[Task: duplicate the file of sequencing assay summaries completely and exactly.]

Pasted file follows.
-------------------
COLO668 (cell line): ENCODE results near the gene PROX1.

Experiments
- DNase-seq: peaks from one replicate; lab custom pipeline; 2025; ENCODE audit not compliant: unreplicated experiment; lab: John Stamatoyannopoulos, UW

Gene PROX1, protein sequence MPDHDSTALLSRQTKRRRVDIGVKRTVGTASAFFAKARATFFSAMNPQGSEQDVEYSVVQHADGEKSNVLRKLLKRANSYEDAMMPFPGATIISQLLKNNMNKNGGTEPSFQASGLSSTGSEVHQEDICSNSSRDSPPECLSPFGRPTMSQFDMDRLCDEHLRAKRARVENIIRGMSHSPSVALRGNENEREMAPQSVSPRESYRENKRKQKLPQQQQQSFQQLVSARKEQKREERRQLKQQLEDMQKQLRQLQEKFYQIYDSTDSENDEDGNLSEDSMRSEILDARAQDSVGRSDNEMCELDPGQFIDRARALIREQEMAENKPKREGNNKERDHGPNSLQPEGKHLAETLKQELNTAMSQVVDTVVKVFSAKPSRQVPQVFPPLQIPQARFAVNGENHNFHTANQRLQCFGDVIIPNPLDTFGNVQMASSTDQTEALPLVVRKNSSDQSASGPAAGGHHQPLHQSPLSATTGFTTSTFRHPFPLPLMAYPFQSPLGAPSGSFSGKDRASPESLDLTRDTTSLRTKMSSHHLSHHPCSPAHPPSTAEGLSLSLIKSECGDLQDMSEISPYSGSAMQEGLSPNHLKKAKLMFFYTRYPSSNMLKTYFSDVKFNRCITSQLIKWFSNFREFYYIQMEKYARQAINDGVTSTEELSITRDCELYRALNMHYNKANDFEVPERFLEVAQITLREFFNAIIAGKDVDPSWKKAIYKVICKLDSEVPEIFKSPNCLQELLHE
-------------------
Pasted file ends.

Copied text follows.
COLO668 (cell line): ENCODE results near the gene PROX1.

Experiments
- DNase-seq: peaks from one replicate; lab custom pipeline; 2025; ENCODE audit not compliant: unreplicated experiment; lab: John Stamatoyannopoulos, UW

Gene PROX1, protein sequence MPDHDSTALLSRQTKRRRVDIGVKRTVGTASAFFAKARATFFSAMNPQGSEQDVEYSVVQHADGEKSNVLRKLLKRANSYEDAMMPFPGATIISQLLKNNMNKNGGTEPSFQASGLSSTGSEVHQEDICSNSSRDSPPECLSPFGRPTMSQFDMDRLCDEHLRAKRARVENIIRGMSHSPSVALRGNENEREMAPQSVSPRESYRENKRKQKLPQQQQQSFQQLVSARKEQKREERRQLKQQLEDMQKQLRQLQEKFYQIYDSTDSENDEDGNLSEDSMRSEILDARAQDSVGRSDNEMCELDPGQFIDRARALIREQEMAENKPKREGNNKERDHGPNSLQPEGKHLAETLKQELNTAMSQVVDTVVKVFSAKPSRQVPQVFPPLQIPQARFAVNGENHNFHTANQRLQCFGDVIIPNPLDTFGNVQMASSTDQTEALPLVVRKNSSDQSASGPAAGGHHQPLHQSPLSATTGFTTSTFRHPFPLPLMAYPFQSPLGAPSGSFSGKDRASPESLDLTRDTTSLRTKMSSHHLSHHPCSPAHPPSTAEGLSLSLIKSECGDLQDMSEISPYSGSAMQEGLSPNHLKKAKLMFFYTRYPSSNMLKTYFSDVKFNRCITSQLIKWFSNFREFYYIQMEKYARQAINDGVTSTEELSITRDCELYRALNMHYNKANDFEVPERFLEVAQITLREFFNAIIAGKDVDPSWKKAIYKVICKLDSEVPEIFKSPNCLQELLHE